A textbook for eighth graders has been criticised for shifting the blame of sexual harassment onto the victims and for suggesting that the choice of dress worn by girls is one of the major reasons for the crime.
The Home Science book also suggests that a teenage girl should not be left alone at home or go out alone with acquaintances or strangers, and that they should avoid ‘bad touches’ and protesting against catcalling or eve teasing.
The recommendations have raised eyebrows.
“The message of the textbook is completely wrong,” said Professor Shaheen Islam of Dhaka University’s Department of Educational and Counseling Psychology.
“I cannot believe how the National Curriculum and Textbook Board [NCTB] allowed such a gender discriminating book. I do not know who wrote the text but this write-up should be removed or corrected immediately.”
One of the key suggestions of the book is that girls should avoid wearing dresses that attract attention. By recommending they wear “decent dresses”, the book tries to preach the idea that dresses are responsible for sexual abuse.
“The advice to avoid wearing attractive dresses is illogical because one has the right to wear any dress one is comfortable with,” said Sara Hossain, executive director of Bangladesh Legal Aid and Services Trust. “The textbook’s content about sexual abuse is discriminatory.”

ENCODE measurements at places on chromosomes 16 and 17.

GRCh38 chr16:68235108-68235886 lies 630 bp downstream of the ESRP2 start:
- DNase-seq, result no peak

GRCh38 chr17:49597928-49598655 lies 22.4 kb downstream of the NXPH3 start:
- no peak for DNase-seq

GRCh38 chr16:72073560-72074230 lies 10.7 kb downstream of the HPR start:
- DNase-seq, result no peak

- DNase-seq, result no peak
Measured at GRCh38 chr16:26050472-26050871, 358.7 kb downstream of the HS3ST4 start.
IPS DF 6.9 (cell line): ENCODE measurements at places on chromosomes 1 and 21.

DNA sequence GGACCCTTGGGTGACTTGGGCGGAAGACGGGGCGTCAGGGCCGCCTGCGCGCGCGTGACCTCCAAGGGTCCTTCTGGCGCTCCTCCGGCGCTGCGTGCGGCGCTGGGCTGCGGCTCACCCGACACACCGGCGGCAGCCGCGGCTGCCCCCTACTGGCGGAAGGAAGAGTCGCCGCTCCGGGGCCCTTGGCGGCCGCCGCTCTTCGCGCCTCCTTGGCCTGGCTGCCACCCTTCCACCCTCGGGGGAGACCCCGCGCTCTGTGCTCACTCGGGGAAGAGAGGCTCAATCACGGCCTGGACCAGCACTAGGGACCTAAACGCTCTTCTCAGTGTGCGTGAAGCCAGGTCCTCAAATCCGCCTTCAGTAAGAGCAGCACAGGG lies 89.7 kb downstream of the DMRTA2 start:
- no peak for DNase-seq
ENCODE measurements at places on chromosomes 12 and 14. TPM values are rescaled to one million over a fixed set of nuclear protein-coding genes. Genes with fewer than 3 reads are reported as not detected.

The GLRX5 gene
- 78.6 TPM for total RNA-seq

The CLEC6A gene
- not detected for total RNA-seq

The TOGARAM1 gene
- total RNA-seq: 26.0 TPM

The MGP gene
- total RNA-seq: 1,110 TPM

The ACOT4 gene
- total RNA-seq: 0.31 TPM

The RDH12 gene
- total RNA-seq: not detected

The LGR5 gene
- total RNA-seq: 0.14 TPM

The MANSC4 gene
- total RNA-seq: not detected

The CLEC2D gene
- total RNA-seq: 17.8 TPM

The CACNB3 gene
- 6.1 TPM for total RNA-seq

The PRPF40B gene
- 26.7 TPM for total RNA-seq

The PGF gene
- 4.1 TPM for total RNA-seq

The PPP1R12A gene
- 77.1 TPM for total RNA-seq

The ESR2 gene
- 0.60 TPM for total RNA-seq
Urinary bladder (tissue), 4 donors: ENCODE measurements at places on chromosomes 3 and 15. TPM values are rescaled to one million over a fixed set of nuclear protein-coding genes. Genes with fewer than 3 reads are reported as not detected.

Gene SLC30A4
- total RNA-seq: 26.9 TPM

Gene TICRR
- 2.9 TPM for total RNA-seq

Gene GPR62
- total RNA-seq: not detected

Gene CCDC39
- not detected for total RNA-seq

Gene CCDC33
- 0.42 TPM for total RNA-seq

Rumina Hoque, a student of Gazipur Government Girls High School, said her parents buy her dresses that she feels comfortable in.
“Sometimes my family members and friends tell me that the dress is nice. Such appreciation may have come from their good feelings but now after reading the textbook, I feel that attractive dresses could also be the cause of sexual harassment,” she said.
On the recommendation that a teenage girl should not be left alone at home or go out alone with acquaintances or strangers, eighth grader Moushumi said her parents cannot afford to watch her all of the time.
“Every day, I come to school and go back in the school van. The textbook said never to go outside alone with anyone, even if I know the person. So what am I supposed to do when I am alone inside the van?” she asked.
Her classmate Farabi Khan has to spend most of her time alone at home as her parents are service holders. “The message in the textbook is frightening,” she said.
NCTB Chairman Narayan Chandra Saha defended the textbook, saying “social context” was considered while enlisting the precautions against sexual abuse in the text.
“If there is any observation by the stakeholders, they can submit their recommendations,” he said.
Mizanur Rahman, a parent, said boys as well as girls should be educated about the social context.
“The Home Science textbook aims at educating students about some important household things that are also necessary for the boys. We should educate our boys about the same things if we want a positive change in our society,” he said.
Another guardian, Mahmuda Tabassom, said: “Do not mount pressure on girls only. Boys should also be made aware of sexual abuse. If girls are the only ones who are taught to protect themselves from sexual abuse, it is only going to increase their mental stress.”
However, schoolboy Avijit Kar said boys could not always discuss sexual issues with parents and that the textbooks do not provide any guidelines about sexual awareness.
“I think the textbook should include lessons on how a boy should respect girls and how he should behave with his female classmates or friends,” he said.